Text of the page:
Specifying Your Project’s Version

Setuptools can work well with most versioning schemes. Over the years, setuptools has tried to closely follow the PEP 440 scheme, but it also supports legacy versions. There are, however, a few special things to watch out for, in order to ensure that setuptools and other tools can always tell what version of your package is newer than another version. Knowing these things will also help you correctly specify what versions of other projects your project depends on.

A version consists of an alternating series of release numbers and pre-release or post-release tags. A release number is a series of digits punctuated by dots, such as 2.4 or 0.5. Each series of digits is treated numerically, so releases 2.1 and 2.1.0 are different ways to spell the same release number, denoting the first subrelease of release 2. But 2.10 is the tenth subrelease of release 2, and so is a different and newer release from 2.1 or 2.1.0. Leading zeros within a series of digits are also ignored, so 2.01 is the same as 2.1, and different from 2.0.1.

Following a release number, you can have either a pre-release or post-release tag. Pre-release tags make a version be considered older than the version they are appended to. So, revision 2.4 is newer than release candidate 2.4rc1, which in turn is newer than beta release 2.4b1 or alpha release 2.4a1. Postrelease tags make a version be considered newer than the version they are appended to. So, revisions like 2.4.post1 are newer than 2.4, but older than 2.4.1 (which has a higher release number).

In the case of legacy versions (for example, 2.4pl1), they are considered older than non-legacy versions. Taking that in count, a revision 2.4pl1 is older than 2.4. Note that 2.4pl1 is not PEP 440-compliant.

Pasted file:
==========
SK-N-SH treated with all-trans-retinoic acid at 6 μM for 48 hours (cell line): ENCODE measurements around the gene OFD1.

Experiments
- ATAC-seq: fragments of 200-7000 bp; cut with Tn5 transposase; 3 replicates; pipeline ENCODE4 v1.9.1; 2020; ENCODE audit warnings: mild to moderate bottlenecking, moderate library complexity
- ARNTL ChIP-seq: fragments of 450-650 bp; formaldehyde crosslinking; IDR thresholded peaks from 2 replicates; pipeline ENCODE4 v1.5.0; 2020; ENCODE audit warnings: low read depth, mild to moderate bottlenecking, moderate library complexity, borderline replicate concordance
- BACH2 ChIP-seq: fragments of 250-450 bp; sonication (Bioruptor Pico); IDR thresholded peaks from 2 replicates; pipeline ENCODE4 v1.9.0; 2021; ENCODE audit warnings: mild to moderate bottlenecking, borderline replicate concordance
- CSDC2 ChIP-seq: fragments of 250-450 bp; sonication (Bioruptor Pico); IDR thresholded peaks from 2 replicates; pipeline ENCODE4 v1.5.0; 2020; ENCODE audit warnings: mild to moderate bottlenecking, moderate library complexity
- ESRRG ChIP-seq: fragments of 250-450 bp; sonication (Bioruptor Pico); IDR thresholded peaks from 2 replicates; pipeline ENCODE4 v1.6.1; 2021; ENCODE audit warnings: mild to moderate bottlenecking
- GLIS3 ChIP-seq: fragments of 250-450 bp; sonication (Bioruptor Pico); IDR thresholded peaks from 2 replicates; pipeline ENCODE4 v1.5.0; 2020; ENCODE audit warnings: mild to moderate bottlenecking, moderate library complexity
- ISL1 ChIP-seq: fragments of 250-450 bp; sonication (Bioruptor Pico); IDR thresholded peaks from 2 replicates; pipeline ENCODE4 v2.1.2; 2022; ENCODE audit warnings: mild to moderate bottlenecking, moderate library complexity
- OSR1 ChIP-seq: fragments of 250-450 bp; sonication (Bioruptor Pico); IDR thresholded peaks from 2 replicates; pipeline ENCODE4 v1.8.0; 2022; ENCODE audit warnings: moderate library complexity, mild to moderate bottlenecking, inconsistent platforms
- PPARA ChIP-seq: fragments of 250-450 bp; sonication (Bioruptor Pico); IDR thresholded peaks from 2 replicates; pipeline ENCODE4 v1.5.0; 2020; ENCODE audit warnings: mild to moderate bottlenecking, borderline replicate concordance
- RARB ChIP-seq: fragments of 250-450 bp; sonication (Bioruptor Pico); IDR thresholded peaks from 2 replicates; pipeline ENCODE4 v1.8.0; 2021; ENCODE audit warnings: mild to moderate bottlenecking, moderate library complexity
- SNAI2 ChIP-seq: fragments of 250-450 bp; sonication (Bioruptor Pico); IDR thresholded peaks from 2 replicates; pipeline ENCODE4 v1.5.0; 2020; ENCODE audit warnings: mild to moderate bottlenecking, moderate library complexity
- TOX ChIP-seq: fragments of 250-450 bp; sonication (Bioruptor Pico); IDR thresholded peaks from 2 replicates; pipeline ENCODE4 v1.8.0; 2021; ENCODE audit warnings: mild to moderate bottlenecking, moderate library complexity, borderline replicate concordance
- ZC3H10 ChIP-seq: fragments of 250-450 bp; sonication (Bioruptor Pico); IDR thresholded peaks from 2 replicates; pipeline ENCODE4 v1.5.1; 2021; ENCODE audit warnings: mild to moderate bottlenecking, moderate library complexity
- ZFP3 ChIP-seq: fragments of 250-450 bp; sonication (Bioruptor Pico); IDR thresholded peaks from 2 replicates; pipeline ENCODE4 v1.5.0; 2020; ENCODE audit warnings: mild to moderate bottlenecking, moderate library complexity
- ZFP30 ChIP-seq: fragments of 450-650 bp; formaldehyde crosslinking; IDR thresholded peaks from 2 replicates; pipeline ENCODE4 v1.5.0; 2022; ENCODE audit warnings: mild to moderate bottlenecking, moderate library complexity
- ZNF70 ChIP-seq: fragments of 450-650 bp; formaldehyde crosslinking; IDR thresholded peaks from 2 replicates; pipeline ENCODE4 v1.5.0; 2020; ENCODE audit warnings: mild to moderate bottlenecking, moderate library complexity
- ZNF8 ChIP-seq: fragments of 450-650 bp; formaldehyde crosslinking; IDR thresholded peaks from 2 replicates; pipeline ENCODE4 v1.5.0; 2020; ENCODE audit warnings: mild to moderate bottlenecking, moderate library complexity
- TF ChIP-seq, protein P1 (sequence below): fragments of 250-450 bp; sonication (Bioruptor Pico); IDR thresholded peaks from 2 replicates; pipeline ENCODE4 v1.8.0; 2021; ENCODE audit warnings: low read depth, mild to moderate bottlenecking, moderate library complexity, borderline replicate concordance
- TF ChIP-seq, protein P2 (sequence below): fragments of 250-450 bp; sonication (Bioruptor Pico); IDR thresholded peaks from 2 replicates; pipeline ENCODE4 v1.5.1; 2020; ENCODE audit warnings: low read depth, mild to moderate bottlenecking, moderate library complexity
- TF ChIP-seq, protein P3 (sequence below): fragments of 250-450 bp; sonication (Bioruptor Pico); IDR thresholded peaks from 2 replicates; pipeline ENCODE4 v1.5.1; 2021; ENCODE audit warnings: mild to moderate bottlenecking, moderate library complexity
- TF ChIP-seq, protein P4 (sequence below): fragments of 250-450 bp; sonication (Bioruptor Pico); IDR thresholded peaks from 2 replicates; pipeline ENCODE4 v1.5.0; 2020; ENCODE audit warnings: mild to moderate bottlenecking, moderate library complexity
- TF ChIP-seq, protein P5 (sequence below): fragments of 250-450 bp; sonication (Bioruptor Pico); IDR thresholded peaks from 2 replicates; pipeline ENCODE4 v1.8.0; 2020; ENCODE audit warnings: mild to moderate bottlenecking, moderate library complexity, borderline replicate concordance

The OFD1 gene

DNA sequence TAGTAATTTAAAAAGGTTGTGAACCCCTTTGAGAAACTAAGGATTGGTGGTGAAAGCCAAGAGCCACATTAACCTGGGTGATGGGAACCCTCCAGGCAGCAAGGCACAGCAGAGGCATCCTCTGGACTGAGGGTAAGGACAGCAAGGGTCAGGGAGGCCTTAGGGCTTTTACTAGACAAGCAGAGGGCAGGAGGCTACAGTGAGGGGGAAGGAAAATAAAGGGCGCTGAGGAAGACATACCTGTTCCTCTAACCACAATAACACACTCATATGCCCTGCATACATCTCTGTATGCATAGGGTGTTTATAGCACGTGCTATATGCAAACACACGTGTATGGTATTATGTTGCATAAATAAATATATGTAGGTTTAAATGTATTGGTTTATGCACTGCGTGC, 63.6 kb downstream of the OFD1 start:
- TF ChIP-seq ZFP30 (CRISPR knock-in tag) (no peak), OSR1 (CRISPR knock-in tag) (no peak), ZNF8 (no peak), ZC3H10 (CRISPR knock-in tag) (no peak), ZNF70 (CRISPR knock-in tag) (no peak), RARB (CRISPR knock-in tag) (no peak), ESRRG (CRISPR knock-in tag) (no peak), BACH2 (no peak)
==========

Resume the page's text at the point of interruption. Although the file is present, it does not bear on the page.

A pre-release tag is a series of letters that are alphabetically before “final”. Some examples of prerelease tags would include alpha, beta, a, c, dev, and so on. You do not have to place a dot or dash before the prerelease tag if it’s immediately after a number, but it’s okay to do so if you prefer. Thus, 2.4c1 and 2.4.c1 and 2.4-c1 all represent release candidate 1 of version 2.4, and are treated as identical by setuptools. Note that only a, b, and rc are PEP 440-compliant pre-release tags.

In addition, there are three special prerelease tags that are treated as if they were rc: c, pre, and preview. So, version 2.4c1, 2.4pre1 and 2.4preview1 are all the exact same version as 2.4rc1, and are treated as identical by setuptools.

A post-release tag is the string .post, followed by a non-negative integer value. Post-release tags are generally used to separate patch numbers, port numbers, build numbers, revision numbers, or date stamps from the release number. For example, the version 2.4.post1263 might denote Subversion revision 1263 of a post-release patch of version 2.4. Or you might use 2.4.post20051127 to denote a date-stamped post-release. Legacy post-release tags could be either a series of letters that are alphabetically greater than or equal to “final”, or a dash (-) - for example 2.4-r1263 or 2.4-20051127.